Friday, December 17, 1999
AUSTIN - Texas Attorney General John Cornyn announced today the filing of a permanent injunction and compromise settlement with "payday" lender Cash Today. According to the agreement, the company, which owns operations throughout the state, will pay $1 million in restitution to Texas consumers and end their loan business known as "deferred deposit" or "payday lending."
"This kind of abusive payday lending is illegal in Texas and those companies who continue this practice will face serious consequences," said Attorney General Cornyn.
Payday loans are generally short-term loans made by unlicensed lenders for up to several hundred dollars at extremely high interest rates, ranging from 650 percent to over 1000 percent annually. Texas law prohibits businesses from loaning money to consumers at an interest rate higher than 10 percent without a license. Payday lenders usually lend to low-income consumers who face short-term money problems, live paycheck-to-paycheck or do not have access to mainstream forms of credit.
On May 12, the Attorney General's office and the Office of Consumer Credit Commissioner filed suit in Travis County District Court alleging that the Cash Today companies were liable for usury, unauthorized lending, and unfair debt collection practices among other misconduct in violation of the Texas Finance Code, Deceptive Trade Practices Act, and the Texas Debt Collection Act.
Cash Today lured customers with an advertisement offering cash. The customers would then write checks to the payday lender for approximately 33 percent over the amount loaned, and the lender would agree to hold the checks for two weeks. At the end of two weeks, the customer had the choice of either letting their checks be cashed or paying another $33 per $100 loaned to have the checks held for another two weeks. On an annual basis this charge, 33% every 2 weeks, amounts to 860% interest.
The true cost of this "easy" credit is that consumers find themselves in a trap of paying only interest, and not paying down the principal. The fear of having their checks deposited, when there is not enough money in the bank to cover those checks, often drives desperate consumers into a cycle of borrowing even more money, just to maintain interest payments. This often results in bank fees, other bounced checks, charges from the bounced check recipients, and listing on Telecheck or other check verification services.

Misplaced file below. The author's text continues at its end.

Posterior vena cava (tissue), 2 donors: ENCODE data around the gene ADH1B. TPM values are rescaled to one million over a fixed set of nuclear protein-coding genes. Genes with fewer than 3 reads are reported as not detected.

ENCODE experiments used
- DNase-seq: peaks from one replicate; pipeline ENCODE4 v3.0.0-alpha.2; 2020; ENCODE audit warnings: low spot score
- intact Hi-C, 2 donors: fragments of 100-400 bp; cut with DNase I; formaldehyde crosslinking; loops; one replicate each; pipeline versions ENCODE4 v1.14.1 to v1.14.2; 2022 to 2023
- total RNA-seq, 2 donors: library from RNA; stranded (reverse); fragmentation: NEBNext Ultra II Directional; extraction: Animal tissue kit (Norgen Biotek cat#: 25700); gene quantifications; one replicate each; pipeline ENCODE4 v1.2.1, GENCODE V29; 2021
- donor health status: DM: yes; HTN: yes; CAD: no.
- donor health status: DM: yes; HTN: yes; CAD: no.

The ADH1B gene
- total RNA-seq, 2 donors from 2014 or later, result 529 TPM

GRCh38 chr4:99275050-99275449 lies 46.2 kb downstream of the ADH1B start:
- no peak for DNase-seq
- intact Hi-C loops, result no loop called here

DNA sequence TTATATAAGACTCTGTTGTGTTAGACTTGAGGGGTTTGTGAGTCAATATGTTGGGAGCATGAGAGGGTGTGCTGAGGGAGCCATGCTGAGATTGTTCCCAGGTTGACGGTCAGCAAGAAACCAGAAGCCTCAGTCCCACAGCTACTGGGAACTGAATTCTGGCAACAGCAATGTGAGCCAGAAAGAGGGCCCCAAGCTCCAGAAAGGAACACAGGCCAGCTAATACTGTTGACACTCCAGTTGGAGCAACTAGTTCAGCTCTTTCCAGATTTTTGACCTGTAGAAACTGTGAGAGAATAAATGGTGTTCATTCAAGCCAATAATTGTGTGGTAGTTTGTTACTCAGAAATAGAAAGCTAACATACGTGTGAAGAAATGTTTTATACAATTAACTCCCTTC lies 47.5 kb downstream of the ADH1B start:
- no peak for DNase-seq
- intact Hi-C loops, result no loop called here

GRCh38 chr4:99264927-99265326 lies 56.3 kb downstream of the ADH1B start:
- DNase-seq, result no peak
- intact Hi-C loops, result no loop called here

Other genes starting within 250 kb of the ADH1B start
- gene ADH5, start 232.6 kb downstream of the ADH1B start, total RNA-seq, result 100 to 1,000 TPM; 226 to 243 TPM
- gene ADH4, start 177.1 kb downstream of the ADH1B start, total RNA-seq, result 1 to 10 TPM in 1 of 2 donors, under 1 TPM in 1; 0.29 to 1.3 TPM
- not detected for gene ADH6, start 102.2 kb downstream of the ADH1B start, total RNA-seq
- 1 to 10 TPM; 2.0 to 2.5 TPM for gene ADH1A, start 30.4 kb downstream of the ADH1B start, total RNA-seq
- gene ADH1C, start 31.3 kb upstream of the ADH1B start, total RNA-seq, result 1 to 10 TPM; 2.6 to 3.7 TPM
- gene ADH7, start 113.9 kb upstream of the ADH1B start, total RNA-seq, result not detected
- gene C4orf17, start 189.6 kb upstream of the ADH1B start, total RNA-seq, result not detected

Additionally, Cash Today required its customers to sign a promise not to file bankruptcy, which is a right guaranteed by state and federal laws. Cash Today further required its customers to promise that if they did file bankruptcy, they would not list Cash Today as a creditor - which would require them to commit perjury.
Cash Today and its affiliates operate approximately 60 stores around Texas under various names including "Cash Today," "Cash Now," "Cash One," "Cash Box," "Cash in Minutes," "Cash Boys," "Cash Club Sales of Texas," and "Title Mart."
This lawsuit was filed at the request of Commissioner Leslie Pettijohn and was handled by Assistant Attorney General Ann Hartley of the Financial Litigation Division. Assistant Attorneys General Brad Schuelke and Gary Norton of the Consumer Protection Division assisted in this case. At the request of Commissioner Pettijohn, two more payday lenders, EZ Cash and Quick Cash, were also sued earlier this year. Their trial is set for February 14, 2000 in Hidalgo County District Court.
Usurious contracts are not enforceable under Texas law. Consumers seeking a cash advance should look to much cheaper and legal alternatives -- credit card advances, credit union loans, licensed signature loan companies, or borrow from family or friends -- avoiding this perpetual debt cycle. Consumers who feel they have been charged too much for a loan should consider consulting an attorney and may file a consumer complaint with the Attorney General's office by calling 1-800-621-0508 and requesting a complaint form or downloading the form from the web site at www.oag.state.tx.us.
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